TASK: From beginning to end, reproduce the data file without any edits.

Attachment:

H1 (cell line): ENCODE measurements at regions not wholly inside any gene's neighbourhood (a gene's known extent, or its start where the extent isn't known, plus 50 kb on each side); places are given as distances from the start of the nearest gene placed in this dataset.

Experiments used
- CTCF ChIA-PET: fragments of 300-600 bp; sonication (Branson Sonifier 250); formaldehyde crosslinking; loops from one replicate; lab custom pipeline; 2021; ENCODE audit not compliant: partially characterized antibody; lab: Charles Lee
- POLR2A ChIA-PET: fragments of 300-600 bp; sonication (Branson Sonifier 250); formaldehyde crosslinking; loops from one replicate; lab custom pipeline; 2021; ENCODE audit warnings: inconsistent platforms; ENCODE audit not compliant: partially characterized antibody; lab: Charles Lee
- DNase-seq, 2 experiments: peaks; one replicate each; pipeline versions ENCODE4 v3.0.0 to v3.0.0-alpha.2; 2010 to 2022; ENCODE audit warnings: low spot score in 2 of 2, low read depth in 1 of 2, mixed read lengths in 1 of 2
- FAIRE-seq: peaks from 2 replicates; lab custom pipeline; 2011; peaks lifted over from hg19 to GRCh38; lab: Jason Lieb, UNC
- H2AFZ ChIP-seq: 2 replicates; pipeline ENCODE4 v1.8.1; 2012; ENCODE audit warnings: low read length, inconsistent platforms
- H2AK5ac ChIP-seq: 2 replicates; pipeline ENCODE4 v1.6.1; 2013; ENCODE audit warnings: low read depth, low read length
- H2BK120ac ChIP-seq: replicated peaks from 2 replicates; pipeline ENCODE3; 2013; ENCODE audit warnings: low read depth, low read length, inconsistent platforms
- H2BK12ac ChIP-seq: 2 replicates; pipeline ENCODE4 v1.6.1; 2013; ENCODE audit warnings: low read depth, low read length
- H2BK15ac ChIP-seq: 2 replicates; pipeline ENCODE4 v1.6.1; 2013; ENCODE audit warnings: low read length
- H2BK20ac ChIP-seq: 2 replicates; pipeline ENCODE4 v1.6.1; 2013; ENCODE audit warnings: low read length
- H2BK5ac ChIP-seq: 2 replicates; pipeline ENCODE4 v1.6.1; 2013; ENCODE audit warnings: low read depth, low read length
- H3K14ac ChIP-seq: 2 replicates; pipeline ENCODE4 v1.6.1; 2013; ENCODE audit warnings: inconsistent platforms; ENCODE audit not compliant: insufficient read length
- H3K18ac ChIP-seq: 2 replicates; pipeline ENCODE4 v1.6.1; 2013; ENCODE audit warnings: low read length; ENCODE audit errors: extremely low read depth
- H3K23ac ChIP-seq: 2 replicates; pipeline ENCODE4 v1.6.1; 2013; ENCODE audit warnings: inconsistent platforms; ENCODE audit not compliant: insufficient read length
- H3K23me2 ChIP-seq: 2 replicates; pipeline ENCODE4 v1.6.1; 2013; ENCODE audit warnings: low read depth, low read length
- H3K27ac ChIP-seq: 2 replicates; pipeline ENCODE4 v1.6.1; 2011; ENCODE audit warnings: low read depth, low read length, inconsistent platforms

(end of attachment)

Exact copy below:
H1 (cell line): ENCODE measurements at regions not wholly inside any gene's neighbourhood (a gene's known extent, or its start where the extent isn't known, plus 50 kb on each side); places are given as distances from the start of the nearest gene placed in this dataset.

Experiments used
- CTCF ChIA-PET: fragments of 300-600 bp; sonication (Branson Sonifier 250); formaldehyde crosslinking; loops from one replicate; lab custom pipeline; 2021; ENCODE audit not compliant: partially characterized antibody; lab: Charles Lee
- POLR2A ChIA-PET: fragments of 300-600 bp; sonication (Branson Sonifier 250); formaldehyde crosslinking; loops from one replicate; lab custom pipeline; 2021; ENCODE audit warnings: inconsistent platforms; ENCODE audit not compliant: partially characterized antibody; lab: Charles Lee
- DNase-seq, 2 experiments: peaks; one replicate each; pipeline versions ENCODE4 v3.0.0 to v3.0.0-alpha.2; 2010 to 2022; ENCODE audit warnings: low spot score in 2 of 2, low read depth in 1 of 2, mixed read lengths in 1 of 2
- FAIRE-seq: peaks from 2 replicates; lab custom pipeline; 2011; peaks lifted over from hg19 to GRCh38; lab: Jason Lieb, UNC
- H2AFZ ChIP-seq: 2 replicates; pipeline ENCODE4 v1.8.1; 2012; ENCODE audit warnings: low read length, inconsistent platforms
- H2AK5ac ChIP-seq: 2 replicates; pipeline ENCODE4 v1.6.1; 2013; ENCODE audit warnings: low read depth, low read length
- H2BK120ac ChIP-seq: replicated peaks from 2 replicates; pipeline ENCODE3; 2013; ENCODE audit warnings: low read depth, low read length, inconsistent platforms
- H2BK12ac ChIP-seq: 2 replicates; pipeline ENCODE4 v1.6.1; 2013; ENCODE audit warnings: low read depth, low read length
- H2BK15ac ChIP-seq: 2 replicates; pipeline ENCODE4 v1.6.1; 2013; ENCODE audit warnings: low read length
- H2BK20ac ChIP-seq: 2 replicates; pipeline ENCODE4 v1.6.1; 2013; ENCODE audit warnings: low read length
- H2BK5ac ChIP-seq: 2 replicates; pipeline ENCODE4 v1.6.1; 2013; ENCODE audit warnings: low read depth, low read length
- H3K14ac ChIP-seq: 2 replicates; pipeline ENCODE4 v1.6.1; 2013; ENCODE audit warnings: inconsistent platforms; ENCODE audit not compliant: insufficient read length
- H3K18ac ChIP-seq: 2 replicates; pipeline ENCODE4 v1.6.1; 2013; ENCODE audit warnings: low read length; ENCODE audit errors: extremely low read depth
- H3K23ac ChIP-seq: 2 replicates; pipeline ENCODE4 v1.6.1; 2013; ENCODE audit warnings: inconsistent platforms; ENCODE audit not compliant: insufficient read length
- H3K23me2 ChIP-seq: 2 replicates; pipeline ENCODE4 v1.6.1; 2013; ENCODE audit warnings: low read depth, low read length
- H3K27ac ChIP-seq: 2 replicates; pipeline ENCODE4 v1.6.1; 2011; ENCODE audit warnings: low read depth, low read length, inconsistent platforms